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Doctoral Trio Create Name Confusion at CSUN Campus : Professors: Richard and Robert Docter and their psychology department colleague Ronald Doctor have spent 20 years explaining they are not the same person.

December 02, 1990|STEPHANIE STASSEL | TIMES STAFF WRITER

A trio of college professors have been trying to straighten out the confusion that has existed for the past two decades on the campus of Cal State Northridge.

Meet Dr. Robert Docter, Dr. Richard Docter and Dr. Ronald Doctor, three psychologists who collectively perplex CSUN students, faculty members and the general public.

"Everybody gets us confused. All the time," said Ronald Doctor. "Mail is always confused. Phone calls are confused. I don't know how many times I've had term papers where I'll look at it, start reading it and think, 'Where did this student come from?' "

On the third floor of the Sierra South building, his mailbox in the psychology department is right below Richard Docter's mailbox. They're labeled R. Docter and R. Doctor.

"I pasted an arrow saying Richard Docter, pointing to my box, but it doesn't do the trick," Richard Docter said. "I've had people write a paper for me and at the last minute, they get a little mixed up, and they put down Ronald Doctor on the paper, even if it's for me."

Across campus, in the educational psychology and counseling department, is the office of Robert Docter, who is Richard Docter's fraternal twin. Despite the distance, he is not immune to being mistaken for his brother or their fellow psychologist with the nearly identical last name. And the same goes for his mail.

One of his students once turned in a paper a little late, but by the time it was in the right hands, an incomplete mark had been recorded on her transcript.

"The paper showed up half a semester late in my brother's mailbox. We finally got it figured out," said the professor, who prefers to be called Bob Docter.

Even CSUN President James W. Cleary sometimes calls Richard Docter by his brother's name.

"He addresses me as Bob. I kind of take it as a compliment, because he has hundreds and hundreds of faculty members. The fact that he can get that close is far better than I could do," Richard Docter said.

Other colleagues also have trouble remembering who's who.

"They can't quite remember what my first name is. Some of them call me Richard or Ron," said Bob Docter.

Bob Docter, Richard Docter and Ronald Doctor try to clarify their identities but admit that they have fun perpetuating the confusion. The running joke on campus is that Richard Docter, 62, is Ronald Doctor's father. Some even refer to the trio as the Father, Son and the Holy Ghost.

"On the first day of class, I try to straighten out who I am," said Richard Docter. Ronald Doctor, 52, added: "You get so tired of explaining that you are not related, so you just make a little fun of it."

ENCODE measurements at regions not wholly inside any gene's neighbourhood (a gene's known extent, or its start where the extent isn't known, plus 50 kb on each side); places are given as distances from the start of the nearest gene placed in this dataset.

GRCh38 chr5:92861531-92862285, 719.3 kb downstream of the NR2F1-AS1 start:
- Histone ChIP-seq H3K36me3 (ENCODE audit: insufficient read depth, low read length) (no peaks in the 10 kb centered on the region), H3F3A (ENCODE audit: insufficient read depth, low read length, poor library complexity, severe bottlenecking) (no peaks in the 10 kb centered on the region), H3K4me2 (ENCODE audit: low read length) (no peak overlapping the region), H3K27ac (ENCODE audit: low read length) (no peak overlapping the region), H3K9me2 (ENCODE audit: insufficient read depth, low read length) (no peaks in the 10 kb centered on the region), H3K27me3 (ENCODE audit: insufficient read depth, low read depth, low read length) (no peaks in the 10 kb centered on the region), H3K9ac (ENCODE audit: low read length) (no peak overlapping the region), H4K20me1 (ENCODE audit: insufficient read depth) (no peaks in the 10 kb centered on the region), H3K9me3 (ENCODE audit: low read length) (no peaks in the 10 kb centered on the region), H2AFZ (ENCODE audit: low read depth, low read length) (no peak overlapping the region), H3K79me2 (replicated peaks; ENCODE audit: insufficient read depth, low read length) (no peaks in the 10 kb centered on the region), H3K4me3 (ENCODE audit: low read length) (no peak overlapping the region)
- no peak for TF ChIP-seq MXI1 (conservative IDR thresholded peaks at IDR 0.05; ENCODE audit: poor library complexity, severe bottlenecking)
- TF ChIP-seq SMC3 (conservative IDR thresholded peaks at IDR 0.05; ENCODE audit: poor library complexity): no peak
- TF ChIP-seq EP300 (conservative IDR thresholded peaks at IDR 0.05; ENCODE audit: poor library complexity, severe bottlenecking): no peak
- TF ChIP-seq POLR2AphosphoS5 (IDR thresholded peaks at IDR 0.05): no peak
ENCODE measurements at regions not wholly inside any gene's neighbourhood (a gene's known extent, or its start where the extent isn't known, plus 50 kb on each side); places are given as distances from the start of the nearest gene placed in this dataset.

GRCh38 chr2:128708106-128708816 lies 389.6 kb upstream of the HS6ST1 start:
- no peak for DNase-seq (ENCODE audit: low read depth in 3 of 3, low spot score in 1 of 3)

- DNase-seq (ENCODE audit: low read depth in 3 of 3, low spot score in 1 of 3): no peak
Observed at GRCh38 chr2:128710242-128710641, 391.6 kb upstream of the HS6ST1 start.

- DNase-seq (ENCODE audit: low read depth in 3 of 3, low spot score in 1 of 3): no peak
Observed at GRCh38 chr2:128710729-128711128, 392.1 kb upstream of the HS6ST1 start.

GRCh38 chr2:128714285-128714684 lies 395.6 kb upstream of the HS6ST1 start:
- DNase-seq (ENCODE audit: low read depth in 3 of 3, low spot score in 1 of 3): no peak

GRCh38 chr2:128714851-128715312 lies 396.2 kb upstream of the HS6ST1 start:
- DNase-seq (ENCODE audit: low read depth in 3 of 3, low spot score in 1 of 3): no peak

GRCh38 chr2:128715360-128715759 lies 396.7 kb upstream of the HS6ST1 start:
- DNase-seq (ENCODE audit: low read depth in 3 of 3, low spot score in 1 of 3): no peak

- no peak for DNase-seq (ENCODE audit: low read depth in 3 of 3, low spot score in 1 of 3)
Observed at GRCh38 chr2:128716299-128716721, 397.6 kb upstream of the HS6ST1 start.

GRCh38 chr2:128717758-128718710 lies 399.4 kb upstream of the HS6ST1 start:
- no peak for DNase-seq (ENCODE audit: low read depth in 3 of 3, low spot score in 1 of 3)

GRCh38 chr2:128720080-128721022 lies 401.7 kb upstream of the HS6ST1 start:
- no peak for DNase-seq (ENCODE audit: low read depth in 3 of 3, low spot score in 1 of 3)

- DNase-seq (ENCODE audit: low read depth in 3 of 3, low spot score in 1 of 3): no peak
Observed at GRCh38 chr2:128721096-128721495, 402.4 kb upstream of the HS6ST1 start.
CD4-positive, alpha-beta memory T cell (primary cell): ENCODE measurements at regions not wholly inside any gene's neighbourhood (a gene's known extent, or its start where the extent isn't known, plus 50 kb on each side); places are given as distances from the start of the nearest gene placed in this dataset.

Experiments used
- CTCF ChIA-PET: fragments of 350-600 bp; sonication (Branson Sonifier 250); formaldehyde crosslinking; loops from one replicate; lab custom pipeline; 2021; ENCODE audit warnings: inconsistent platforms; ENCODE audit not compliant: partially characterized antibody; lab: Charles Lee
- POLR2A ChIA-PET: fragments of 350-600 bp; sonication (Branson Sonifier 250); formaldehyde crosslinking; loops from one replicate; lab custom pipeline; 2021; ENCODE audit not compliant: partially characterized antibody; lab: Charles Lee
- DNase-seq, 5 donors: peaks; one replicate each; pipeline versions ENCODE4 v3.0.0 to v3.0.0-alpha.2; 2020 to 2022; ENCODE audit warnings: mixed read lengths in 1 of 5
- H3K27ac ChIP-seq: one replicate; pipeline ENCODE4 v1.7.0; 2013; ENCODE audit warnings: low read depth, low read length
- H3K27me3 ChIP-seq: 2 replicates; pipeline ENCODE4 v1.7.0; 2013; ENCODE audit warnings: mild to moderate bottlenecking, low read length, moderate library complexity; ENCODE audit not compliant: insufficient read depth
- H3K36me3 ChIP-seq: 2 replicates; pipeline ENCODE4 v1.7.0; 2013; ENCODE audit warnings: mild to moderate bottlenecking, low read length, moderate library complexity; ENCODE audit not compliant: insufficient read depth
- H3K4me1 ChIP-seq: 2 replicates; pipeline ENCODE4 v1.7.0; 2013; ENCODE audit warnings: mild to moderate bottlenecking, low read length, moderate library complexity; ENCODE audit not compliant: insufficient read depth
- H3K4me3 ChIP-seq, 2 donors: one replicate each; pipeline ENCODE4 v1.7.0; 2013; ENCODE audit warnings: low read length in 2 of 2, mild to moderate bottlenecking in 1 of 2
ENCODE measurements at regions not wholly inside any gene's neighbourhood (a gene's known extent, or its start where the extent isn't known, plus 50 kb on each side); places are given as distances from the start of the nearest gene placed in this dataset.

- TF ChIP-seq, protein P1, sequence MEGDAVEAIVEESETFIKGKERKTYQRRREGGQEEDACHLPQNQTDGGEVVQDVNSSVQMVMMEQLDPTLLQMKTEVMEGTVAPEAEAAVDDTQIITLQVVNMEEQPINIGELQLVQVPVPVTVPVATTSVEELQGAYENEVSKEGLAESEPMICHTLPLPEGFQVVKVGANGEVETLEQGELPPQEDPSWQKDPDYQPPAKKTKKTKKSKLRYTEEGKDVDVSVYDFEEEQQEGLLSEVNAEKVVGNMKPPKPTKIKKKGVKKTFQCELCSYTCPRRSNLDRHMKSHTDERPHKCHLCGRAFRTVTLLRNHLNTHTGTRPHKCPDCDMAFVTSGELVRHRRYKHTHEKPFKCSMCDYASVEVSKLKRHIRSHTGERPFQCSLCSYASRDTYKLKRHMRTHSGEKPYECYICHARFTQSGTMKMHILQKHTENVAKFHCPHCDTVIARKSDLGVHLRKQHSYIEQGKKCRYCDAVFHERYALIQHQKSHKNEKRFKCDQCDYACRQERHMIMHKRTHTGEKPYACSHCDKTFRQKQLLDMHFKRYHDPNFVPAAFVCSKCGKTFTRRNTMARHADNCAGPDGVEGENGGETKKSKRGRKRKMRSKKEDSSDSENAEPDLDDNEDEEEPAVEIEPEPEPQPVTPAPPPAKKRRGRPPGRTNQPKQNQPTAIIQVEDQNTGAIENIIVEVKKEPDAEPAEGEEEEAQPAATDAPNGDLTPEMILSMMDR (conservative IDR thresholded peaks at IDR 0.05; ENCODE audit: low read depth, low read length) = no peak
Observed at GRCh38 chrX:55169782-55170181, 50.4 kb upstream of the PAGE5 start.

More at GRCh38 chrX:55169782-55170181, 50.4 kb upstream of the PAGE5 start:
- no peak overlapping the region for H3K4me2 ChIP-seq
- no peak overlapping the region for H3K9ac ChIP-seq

And there is a fourth professor who sometimes adds to the confusion. Dr. Robert Dear, chairman of the psychology department, said his name sometimes gets muddled with the others.

"My mailbox is right by Richard Docter's, and so I get his mail and also mail for his brother since we have the same first names," Dear said. "There haven't been any major crises, but there have been a number of minor incidents."

The muddle goes back 21 years, when Ronald Doctor wrote to Richard Docter, who was then head of San Fernando Valley State College's psychology department, asking for a job. In the fall, the college, which would become Cal State Northridge in June, 1972, hired the new graduate of the University of Illinois.

The twin Dr. Docters were already on campus, so the mix-ups increased when Ronald Doctor arrived on the scene in 1969.

Earlier that year, Bob Docter had been elected to the Los Angeles City Board of Education and was earning a reputation as a consummate liberal. He opposed the use of corporal punishment in schools and strongly favored changes in state statutes to allow identification of a bargaining agent for teachers.

In 1976, when he was president of the board, Docter voted against appealing a Superior Court decision forcing the Los Angeles Unified School District to integrate their schools. The issue became a political football, and in 1977, he was defeated by antibusing activist Bobbi Fiedler.

"People would call my house wanting to talk to Robert Docter," Ronald Doctor said. "At parties, people would come up and start talking about the school board. A lot of times, people were very angry because he was a liberal. Fortunately, I was a liberal too."

Richard Docter also heard from members of the public seeking his notable brother and was even introduced a few times at events as Bob Docter.

Sons of Salvation Army ministers, Bob and Richard Docter (the last name is Dutch) are San Francisco natives, graduates of Fairfax High School (class of 1946) and U.S. Army Korean War veterans. Bob Docter received his bachelor's degree from UCLA and his master's degree and doctorate from USC. In 1960, he joined the staff at San Fernando Valley State College.

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